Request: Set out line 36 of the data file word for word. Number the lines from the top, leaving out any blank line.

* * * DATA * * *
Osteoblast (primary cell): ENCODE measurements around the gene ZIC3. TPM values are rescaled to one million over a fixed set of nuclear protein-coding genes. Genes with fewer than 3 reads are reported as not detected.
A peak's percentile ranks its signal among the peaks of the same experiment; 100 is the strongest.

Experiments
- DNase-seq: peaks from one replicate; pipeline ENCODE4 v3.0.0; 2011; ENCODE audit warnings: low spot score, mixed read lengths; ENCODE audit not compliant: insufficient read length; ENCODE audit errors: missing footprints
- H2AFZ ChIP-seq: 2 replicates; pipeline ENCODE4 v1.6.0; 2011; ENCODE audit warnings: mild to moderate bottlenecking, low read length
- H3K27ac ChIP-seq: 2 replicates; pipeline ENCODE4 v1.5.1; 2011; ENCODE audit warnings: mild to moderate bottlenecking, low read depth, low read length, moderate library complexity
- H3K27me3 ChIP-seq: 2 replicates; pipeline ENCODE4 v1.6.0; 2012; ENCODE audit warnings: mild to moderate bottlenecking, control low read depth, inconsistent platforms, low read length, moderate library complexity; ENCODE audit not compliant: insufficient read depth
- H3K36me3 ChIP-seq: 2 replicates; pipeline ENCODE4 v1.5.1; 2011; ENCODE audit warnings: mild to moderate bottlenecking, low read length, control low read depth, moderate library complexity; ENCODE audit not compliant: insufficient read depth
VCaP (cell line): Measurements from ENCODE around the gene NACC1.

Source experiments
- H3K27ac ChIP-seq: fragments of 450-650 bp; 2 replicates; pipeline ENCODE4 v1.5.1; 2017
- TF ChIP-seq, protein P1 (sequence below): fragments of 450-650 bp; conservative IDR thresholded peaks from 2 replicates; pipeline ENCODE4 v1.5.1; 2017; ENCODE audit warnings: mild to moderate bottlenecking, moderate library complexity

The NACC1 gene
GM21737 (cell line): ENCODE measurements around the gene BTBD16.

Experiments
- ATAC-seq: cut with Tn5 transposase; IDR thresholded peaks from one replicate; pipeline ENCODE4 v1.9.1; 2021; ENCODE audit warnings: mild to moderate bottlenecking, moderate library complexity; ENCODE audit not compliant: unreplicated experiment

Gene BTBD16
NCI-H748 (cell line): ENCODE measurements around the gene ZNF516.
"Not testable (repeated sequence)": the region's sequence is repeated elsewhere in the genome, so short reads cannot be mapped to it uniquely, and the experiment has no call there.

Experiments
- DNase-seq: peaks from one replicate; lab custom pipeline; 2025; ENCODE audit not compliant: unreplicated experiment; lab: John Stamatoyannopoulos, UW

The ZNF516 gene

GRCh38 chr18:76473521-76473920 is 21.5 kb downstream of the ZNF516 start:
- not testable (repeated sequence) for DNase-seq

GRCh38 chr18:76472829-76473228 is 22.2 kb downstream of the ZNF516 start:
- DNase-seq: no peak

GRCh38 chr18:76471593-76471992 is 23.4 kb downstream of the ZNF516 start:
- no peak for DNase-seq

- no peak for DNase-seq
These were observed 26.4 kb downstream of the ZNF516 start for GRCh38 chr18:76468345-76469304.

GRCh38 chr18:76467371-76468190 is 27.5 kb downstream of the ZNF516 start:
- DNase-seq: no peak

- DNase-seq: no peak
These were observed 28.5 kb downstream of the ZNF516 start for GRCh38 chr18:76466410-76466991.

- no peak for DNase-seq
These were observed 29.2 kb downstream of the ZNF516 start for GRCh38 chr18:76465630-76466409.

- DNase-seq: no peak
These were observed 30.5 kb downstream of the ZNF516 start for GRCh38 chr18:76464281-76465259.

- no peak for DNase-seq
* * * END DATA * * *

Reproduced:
These were observed 29.2 kb downstream of the ZNF516 start for GRCh38 chr18:76465630-76466409.